With modernism and the invention of new things like the television, Americans One of his earliest poems, The Negro Speaks of Rivers, was written in 1921, long before Hughes would actually travel the world. By using many allusions, the context of which Hughes wants to draw attention to is evident. The black man has seen the rise and fall of civilizations from the earliest times, seen the splendor and death-changes of the world over the thousands of years, and will survive even this America. The angle of the sun on the muddy water is like the angle of a poet's vision, which turns mud into gold. Rivers are the earthly symbols of eternity: deep, constant, mystifying.
In the poems 'The Negro Speaks of Rivers' and 'Mother To Son', Langston Hughes uses symbolism to convey his meaning of the poems to the readers. The harsh racial discrimination he encountered, along with the experience granted to him by his diverse heritage, essentially shaped every aspect of his life. This metaphorical use of the river as a creation or life-giving metaphor becomes obvious when he states that his soul has become as deep as the river. Although Langston Hughes has a complicated relationship with his father it led him to write one of the most well-known novels that gave him recognition: Negro Speaks of Rivers. He tells us again that he has known lots of ancient, dusky rivers, and that his soul has become as deep as these rivers.
The black man has drunk of their life-giving essences, and thereby borrowed their immortality. Both Arna Bontemps and Langston Hughes are African Americans living in Harlem expressing their deepest feelings about Harlem and how their fellow African-American friends are being taken advantage of. Most of the consonants-- d's, n's, l's, s'sare soft, and of the vowels, long o's reoccur, contributing by sound the effect of an ancient voice. Langston Hughes father moved to Mexico. Bontemps, in A Black Man Talks of Reaping, expresses all her thoughts more towards a person; although, Hughes, in A Negro Speaks of Rivers, expresses his thoughts and feelings more towards the nation and its people. Hughes was travelling to see his father.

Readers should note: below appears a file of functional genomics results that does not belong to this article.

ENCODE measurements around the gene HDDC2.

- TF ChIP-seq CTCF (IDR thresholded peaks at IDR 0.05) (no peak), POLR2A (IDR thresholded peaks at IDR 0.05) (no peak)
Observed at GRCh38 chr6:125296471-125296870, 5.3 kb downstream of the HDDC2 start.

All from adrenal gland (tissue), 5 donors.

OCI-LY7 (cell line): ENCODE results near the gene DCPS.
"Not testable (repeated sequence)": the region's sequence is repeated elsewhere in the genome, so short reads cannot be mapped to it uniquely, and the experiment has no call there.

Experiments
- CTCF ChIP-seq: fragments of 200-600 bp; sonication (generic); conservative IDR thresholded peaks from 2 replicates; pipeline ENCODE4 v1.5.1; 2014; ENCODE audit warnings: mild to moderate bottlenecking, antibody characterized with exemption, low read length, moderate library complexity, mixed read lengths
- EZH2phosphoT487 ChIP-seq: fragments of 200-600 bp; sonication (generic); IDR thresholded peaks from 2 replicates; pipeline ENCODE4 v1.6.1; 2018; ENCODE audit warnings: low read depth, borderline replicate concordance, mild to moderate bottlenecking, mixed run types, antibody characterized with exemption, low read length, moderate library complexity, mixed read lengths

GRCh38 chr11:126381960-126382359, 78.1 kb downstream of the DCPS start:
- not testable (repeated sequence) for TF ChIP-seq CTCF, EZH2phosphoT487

By singing of them, Langston Hughes celebrates Afro-American culture and heritage. When the Euphrates flows from eastern Turkey southeast and southwest into the Tigris, it recalls the rise as well as the fall of the Roman Empire. Congo is a another historically important river in Africa that the Negro mentions in his song. It was published in 1921 in the journal the Crisis, which had a predominantly African American readership. Within thirteen lines and five stanzas, through the suggestion of wisdom by anagoge, we re-project ourselves into aboriginal consciousness. Showing that African-Americans have very rich traditions and have been more places then you would think.
Copyright © 1995 by the President and Board of Fellows of Harvard College. Jean Wagner Hughes's first poem, published in The Crisis in June, 1921, attracted the attention it did precisely because its author revealed the acute sensitivity to the racial past that Garvey, with his racial romanticism, was then trying to instill in the minds of all. Telling of how Black people have played a key role throughout history. Times have changed but our connection is still the same. African-Americans and Hughes decide they are going to look at their own history and their own framework and be who they want to be. Finishing this section of lines, he mentions how the muddy waters of the Mississippi turn golden in the sunset; the idea that something so dirty and ugly in the light can grow beautiful in time is a metaphor that can be applied to many things.